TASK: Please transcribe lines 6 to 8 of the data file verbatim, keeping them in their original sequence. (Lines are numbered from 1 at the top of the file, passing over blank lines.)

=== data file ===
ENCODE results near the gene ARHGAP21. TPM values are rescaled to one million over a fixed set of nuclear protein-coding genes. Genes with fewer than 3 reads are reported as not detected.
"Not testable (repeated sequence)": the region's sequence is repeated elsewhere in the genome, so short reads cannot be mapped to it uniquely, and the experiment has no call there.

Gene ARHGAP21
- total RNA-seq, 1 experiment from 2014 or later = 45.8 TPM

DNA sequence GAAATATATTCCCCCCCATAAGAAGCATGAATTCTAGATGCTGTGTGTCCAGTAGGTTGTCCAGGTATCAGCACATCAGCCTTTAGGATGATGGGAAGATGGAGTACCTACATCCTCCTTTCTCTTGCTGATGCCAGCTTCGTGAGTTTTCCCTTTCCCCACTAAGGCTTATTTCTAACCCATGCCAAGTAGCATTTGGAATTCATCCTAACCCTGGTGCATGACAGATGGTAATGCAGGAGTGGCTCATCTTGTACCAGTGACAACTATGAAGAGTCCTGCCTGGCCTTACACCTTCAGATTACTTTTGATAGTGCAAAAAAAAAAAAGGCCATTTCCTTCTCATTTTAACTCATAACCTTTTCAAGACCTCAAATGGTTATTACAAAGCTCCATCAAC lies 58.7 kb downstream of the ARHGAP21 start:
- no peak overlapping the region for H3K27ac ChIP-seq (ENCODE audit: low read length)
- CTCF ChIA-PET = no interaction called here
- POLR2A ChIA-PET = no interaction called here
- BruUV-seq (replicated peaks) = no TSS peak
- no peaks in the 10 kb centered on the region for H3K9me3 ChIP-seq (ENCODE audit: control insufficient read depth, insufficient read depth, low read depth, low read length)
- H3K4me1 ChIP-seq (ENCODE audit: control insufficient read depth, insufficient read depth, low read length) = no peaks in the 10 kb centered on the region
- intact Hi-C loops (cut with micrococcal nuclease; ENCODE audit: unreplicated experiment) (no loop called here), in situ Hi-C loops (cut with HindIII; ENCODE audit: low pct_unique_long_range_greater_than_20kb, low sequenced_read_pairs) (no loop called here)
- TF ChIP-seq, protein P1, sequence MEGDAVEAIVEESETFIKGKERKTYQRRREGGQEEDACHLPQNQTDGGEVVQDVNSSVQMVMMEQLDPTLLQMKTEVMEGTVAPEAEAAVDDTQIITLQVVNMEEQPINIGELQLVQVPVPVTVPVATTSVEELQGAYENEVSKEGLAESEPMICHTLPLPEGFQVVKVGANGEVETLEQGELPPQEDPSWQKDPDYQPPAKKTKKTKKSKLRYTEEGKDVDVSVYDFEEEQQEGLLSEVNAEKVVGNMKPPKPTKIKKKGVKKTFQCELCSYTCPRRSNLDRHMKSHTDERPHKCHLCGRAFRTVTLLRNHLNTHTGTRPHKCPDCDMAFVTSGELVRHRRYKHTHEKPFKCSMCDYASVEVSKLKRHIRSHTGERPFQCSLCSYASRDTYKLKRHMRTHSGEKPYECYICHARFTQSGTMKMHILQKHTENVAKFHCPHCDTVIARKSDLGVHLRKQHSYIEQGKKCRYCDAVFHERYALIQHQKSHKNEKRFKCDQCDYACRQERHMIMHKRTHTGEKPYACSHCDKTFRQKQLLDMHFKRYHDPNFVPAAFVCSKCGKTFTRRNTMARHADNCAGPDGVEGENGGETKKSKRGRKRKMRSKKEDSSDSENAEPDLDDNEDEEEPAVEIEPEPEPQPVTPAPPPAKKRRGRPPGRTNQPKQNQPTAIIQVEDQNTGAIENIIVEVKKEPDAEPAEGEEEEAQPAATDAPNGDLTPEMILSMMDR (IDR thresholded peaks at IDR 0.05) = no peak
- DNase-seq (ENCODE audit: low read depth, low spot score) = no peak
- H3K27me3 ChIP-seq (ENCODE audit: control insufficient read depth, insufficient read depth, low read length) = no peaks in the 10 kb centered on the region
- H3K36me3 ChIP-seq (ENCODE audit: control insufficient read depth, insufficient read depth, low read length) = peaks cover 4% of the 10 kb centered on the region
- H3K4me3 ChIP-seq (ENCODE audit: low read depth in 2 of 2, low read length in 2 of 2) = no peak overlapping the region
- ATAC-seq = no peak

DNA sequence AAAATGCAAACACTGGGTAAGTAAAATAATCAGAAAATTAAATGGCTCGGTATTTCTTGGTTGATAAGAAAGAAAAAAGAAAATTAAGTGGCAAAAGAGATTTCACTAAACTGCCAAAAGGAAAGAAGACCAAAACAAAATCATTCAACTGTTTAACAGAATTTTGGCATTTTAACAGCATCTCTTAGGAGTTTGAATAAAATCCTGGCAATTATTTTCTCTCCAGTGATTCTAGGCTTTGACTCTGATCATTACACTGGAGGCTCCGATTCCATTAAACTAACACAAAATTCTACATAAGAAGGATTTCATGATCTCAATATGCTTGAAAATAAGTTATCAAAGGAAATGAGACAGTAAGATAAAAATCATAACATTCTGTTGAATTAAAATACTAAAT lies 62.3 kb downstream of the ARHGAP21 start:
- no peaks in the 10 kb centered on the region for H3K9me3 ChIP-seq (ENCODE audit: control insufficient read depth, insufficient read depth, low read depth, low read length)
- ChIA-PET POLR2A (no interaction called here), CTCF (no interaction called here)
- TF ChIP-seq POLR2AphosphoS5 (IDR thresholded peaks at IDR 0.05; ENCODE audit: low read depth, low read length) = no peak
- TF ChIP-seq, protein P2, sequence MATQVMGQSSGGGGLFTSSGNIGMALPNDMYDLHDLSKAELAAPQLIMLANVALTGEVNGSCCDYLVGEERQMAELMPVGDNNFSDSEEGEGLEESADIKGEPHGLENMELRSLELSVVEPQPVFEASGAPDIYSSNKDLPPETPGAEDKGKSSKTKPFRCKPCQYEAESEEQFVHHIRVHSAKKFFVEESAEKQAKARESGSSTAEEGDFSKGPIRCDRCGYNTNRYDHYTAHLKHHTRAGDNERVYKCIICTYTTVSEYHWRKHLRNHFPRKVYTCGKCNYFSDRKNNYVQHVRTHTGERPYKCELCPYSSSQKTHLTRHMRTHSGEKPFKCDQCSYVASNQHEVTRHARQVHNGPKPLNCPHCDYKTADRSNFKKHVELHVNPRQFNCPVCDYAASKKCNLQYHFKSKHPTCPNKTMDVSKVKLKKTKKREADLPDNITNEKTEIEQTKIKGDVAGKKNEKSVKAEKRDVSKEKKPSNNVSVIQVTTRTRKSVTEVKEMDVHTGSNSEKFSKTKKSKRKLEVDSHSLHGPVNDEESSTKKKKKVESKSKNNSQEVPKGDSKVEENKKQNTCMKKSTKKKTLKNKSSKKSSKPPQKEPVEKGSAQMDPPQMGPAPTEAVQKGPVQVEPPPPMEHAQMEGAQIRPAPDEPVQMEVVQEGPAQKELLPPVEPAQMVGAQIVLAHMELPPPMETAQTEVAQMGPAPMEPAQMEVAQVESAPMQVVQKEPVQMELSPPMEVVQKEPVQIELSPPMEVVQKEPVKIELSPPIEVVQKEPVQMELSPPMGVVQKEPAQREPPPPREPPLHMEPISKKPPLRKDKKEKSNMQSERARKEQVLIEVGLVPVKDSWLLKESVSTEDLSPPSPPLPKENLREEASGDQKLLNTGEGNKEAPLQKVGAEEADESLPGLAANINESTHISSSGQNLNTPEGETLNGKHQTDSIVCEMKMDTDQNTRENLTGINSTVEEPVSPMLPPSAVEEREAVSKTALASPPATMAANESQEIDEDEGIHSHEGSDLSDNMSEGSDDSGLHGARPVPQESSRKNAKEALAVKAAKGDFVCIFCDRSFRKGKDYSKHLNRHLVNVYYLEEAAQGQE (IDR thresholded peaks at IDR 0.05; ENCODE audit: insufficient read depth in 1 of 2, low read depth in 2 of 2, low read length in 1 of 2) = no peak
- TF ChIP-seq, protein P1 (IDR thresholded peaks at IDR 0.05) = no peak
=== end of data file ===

- no peak overlapping the region for H3K27ac ChIP-seq (ENCODE audit: low read length)
- CTCF ChIA-PET = no interaction called here
- POLR2A ChIA-PET = no interaction called here